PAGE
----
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Iran’s supreme leader breaks silence on Mahsa Amini, blaming U.S. and Israel for violent protests

Ayatollah Ali Khamenei spoke out about the death of Mahsa Amini for the first time after weeks of unrest.
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Iran’s supreme leader Ayatollah Ali Khamenei on Monday broke his silence on the unrest that has rocked his country and accused the United States and Israel of planning the protests over the death of a young woman who had been detained by police.

Khamenei said he was dismayed by the death of Mahsa Amini, 22, from Iran’s Kurdistan region, who was arrested by morality police in the capital, Tehran, last month for allegedly defying the country’s strict dress codes.

“Our hearts are broken for the young girl,” he said at a graduation ceremony for military cadets at the Imam Hassan Training Center in northwestern Tehran, according to the government-aligned Tasnim news agency.

“Yes, this was a bitter incident. My heart was also pained,” he said, breaking weeks of silence on what have become the country’s biggest acts of civil disobedience in years.

But Khamenei also strongly criticized anti-government protesters, saying they were burning the Quran, removing hijabs and setting fire to mosques and banks.

“Such a reaction to an incident, an incident tragic in itself, cannot justify the conduct of such actions,” he said.

“These were not normal actions. These were not natural. These riots, this chaos, this chaos was planned.”

Iran's supreme leader, Ayatollah Ali Khamenei, in Tehran on Monday.AP

“I say frankly that these incidents were planned by the United States, the Zionist regime and their followers,” Khamenei added, using the term Iran uses to refer to Israel.

The supreme leader did not present evidence to support his allegations. Israeli officials declined to comment on Khamenei's statements.

While the State Department did not immediately respond to requests for comment Monday, on Thursday, State Department Deputy Spokesperson Vedant Patel denied U.S. involvement.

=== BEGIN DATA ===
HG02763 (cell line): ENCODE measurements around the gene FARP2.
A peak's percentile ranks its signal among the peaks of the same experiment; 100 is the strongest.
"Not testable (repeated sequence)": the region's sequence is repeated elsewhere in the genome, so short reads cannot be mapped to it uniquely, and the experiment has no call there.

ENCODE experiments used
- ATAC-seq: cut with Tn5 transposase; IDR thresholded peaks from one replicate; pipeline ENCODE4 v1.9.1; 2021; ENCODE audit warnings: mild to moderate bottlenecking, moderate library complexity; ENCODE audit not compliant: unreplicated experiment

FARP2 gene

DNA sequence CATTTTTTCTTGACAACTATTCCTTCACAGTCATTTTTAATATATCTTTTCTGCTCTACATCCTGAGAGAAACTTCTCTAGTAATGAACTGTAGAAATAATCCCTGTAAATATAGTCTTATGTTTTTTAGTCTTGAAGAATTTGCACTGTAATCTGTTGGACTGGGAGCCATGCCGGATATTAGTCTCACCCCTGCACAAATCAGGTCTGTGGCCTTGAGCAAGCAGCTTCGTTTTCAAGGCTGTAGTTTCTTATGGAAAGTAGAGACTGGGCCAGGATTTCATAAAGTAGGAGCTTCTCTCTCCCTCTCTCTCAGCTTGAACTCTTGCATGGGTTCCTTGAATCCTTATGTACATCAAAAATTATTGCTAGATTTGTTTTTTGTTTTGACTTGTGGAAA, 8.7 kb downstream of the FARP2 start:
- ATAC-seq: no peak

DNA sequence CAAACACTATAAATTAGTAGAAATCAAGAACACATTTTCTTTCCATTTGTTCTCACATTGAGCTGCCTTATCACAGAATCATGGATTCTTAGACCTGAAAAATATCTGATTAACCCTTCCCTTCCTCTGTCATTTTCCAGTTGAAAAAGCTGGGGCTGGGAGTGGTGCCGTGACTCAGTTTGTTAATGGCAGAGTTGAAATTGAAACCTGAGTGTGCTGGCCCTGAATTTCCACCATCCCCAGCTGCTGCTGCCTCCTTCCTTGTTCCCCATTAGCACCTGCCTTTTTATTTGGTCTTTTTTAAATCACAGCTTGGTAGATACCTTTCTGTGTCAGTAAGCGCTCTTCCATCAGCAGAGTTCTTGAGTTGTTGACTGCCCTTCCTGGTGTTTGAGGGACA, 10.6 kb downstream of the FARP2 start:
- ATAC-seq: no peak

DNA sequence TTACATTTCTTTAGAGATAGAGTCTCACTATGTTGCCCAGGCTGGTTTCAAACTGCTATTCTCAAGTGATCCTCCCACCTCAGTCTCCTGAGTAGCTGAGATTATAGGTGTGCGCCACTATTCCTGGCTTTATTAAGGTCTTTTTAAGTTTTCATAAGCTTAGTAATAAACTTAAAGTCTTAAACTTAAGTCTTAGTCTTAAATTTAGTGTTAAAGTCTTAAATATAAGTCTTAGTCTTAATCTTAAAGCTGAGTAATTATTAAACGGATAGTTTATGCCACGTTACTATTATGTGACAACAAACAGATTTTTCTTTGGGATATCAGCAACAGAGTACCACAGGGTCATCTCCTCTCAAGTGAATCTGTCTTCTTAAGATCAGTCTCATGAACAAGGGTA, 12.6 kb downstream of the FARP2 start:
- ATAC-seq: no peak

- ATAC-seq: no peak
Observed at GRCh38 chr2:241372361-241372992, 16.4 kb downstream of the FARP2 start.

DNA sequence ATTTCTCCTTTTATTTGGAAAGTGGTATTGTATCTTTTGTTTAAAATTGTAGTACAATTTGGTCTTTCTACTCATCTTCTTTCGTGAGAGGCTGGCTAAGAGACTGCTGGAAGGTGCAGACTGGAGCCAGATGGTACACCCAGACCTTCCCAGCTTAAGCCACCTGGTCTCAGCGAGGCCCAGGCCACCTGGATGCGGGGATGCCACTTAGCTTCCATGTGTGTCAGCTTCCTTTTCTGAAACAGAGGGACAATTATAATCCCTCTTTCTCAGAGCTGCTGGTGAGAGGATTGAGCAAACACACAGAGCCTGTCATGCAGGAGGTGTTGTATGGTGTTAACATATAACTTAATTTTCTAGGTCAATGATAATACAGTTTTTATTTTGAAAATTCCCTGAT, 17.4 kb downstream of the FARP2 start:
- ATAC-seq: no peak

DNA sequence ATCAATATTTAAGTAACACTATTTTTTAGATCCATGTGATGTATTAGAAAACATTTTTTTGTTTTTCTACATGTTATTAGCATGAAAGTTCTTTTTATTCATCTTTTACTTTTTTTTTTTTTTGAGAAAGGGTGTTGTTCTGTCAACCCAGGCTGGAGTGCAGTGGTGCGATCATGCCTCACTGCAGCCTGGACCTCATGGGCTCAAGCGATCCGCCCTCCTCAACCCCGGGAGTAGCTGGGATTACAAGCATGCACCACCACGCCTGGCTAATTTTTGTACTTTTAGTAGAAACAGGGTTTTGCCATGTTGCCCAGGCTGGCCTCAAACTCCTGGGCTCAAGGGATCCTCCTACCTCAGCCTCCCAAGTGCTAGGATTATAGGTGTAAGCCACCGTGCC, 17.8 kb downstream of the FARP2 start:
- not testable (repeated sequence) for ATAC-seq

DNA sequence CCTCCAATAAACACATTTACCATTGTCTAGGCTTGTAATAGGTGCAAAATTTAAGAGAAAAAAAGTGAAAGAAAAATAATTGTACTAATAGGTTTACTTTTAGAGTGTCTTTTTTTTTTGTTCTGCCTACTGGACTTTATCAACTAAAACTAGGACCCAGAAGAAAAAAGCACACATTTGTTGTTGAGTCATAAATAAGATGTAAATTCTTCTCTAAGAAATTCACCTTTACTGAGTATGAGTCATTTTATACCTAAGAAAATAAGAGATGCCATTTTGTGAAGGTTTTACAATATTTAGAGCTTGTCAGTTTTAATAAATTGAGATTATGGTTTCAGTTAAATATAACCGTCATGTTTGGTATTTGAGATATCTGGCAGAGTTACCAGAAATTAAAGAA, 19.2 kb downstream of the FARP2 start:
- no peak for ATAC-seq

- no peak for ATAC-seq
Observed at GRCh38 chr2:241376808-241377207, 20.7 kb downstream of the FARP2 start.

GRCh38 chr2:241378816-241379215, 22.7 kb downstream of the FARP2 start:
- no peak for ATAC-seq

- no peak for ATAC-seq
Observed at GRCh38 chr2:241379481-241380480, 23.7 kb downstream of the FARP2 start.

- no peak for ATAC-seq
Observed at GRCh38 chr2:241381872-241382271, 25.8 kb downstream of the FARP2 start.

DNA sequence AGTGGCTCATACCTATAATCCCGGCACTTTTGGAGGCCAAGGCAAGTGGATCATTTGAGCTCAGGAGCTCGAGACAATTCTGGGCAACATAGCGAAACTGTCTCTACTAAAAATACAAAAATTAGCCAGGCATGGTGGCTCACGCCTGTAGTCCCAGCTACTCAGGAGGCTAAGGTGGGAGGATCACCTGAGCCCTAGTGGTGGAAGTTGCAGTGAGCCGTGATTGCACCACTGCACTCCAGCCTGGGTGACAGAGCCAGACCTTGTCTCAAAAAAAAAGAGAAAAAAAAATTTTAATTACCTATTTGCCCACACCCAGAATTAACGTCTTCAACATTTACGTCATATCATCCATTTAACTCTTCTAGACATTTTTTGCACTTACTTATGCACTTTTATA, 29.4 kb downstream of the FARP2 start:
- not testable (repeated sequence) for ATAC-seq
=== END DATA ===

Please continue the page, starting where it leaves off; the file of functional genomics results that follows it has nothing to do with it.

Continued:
“These protests are not at all about the United States. This is about the Iranian government and its efforts to cut or disrupt access to the internet,” he said. “Its efforts to crackdown on peaceful protesters. Its efforts to infringe on basic human rights. That’s what these protests are about. It’s not about the United States.”

Police deny allegations that Amini was beaten and insist that she died after suffering a heart attack. Iran's hardline President Ebrahim Raisi has ordered an investigation into her death and said he offered his condolences to Amini's family.

Her family denies that she had a pre-existing condition. They say witnesses told them she had been beaten by police and have complained about how any investigation is being conducted.

Amini’s death sparked weeks of escalating protests in more than 90 towns and cities amid a police and army crackdown. On Friday, the army hinted that it could intensify its efforts to stop the demonstrations.

So far 41 people have died in the protests, according to Iranian state TV, The Associated Press reported.

Over the weekend and on Monday, video from Iran on social media showed students at universities in Isfahan and Tabriz, as well as Sharif University in Tehran, demonstrating in support of Amini and against the government. One from Tabriz showed a large number of riot police.

Image: *** BESTPIX *** Protests Against Iran And Mahsa Amini's Death Continue In Turkey
Women protest the death of Mahsa Amini and the government of Iran on Sunday in Istanbul.Chris McGrath / Getty Images

“The Iranian authorities knowingly decided to harm or kill people who took to the streets to express their anger at decades of repression and injustice,” Agnes Callamard, general secretary of international human rights organization Amnesty International, said in a statement.

NBC News has not verified the account.

While women's rights groups and democracy campaigners around the world have expressed strong solidarity with the protesters in Iran — many holding rallies and protests in sympathy — Khamenei said that his security forces had been "wronged" in the protests.